It's interesting to note that, unlike my above statement in response to the SCOTUS decision, when it comes to the proposed change what's good for the goose is NOT good for the gander. Judges may (of course) still participate in "any United States military organization." So membership in the U.S. military, even though it similarly discriminates against homosexuals, remains unaffected. Furthermore, a judge may belong to any "organization dedicated to the preservation of religious, ethnic, or legitimate cultural values of common interest to its members." This preserves a significant portion of other social groups, such as church groups and ethnic societies. Notwithstanding that such membership may "[give] rise to perceptions that the judge's impartiality is impaired." Amazing.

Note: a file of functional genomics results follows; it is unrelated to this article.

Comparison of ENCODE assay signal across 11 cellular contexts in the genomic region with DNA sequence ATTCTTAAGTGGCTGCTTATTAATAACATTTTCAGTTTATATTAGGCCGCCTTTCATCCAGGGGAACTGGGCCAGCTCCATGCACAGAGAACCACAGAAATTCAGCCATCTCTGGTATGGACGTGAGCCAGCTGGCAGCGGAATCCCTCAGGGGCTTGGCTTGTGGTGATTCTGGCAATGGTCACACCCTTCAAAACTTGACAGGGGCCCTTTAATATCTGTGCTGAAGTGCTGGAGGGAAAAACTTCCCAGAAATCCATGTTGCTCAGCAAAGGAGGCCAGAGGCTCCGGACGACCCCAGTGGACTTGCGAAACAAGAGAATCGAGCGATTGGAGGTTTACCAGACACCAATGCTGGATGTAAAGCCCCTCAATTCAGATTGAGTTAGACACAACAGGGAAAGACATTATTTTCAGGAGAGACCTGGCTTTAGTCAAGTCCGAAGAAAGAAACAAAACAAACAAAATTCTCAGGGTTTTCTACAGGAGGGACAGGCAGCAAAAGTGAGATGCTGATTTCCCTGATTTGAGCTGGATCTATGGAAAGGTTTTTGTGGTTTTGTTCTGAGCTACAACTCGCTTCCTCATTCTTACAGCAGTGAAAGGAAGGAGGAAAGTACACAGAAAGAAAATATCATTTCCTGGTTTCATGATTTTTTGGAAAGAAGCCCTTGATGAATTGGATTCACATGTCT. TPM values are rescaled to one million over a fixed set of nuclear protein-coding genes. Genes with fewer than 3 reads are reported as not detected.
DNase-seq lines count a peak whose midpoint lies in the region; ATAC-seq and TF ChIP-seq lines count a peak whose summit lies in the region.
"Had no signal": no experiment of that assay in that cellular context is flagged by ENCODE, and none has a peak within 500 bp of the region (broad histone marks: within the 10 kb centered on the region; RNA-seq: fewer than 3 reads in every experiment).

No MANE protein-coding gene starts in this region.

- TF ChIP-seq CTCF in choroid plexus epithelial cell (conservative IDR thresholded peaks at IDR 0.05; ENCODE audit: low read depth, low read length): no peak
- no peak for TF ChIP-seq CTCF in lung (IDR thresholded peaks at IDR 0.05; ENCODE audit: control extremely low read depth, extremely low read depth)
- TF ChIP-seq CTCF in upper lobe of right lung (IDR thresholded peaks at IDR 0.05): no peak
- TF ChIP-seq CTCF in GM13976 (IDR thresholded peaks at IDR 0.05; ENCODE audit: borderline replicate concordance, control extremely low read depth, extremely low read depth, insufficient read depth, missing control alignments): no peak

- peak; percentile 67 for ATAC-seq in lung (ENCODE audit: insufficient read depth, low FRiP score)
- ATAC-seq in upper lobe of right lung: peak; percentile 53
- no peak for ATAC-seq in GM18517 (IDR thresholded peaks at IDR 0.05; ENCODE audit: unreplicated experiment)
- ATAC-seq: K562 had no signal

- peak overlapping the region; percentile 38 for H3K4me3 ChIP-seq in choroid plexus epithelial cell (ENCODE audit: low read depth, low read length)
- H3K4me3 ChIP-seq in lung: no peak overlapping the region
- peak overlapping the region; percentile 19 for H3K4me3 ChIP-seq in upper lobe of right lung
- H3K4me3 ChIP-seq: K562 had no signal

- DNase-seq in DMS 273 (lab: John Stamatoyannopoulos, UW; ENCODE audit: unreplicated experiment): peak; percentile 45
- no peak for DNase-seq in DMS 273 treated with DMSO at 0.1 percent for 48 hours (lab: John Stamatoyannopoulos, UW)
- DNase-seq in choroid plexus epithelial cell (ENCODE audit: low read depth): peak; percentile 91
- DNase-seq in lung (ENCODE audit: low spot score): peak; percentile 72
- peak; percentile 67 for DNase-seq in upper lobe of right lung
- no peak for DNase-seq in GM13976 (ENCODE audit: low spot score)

This only leaves a few groups, ones that slip through the cracks into the nebulous gray area between the National Guard and the Southern Baptist Church. Enter the Boy Scouts, a strong candidate for that nebulous region. The BSA has no particular religious or cultural affiliation. An argument could be made (vacuous legal phrase, minus one point) that the group does preserve "cultural values of common interest to its members," especially by virtue of the SCOTUS decision, but such an argument is tenuous at best given the lack of a common cultural identity.

So what does this ABA code change really effect? What seemingly improper memberships will it curtail given the ones it won't? What kind of message does this send about the ABA's view on ethical violations? To be honest, I don't know the answers to those questions and I'm not sure the ABA does either. I'll see if there's any further information I can find on this proposed ethics code change and the "reasoning" behind it but I sincerely doubt that I'll find sufficient answers to my queries. It's positively surprising how an enterprise undertaken with the best of intentions can turn in the wrong direction. Though I suppose with all of the lawyers running around it's not all that shocking.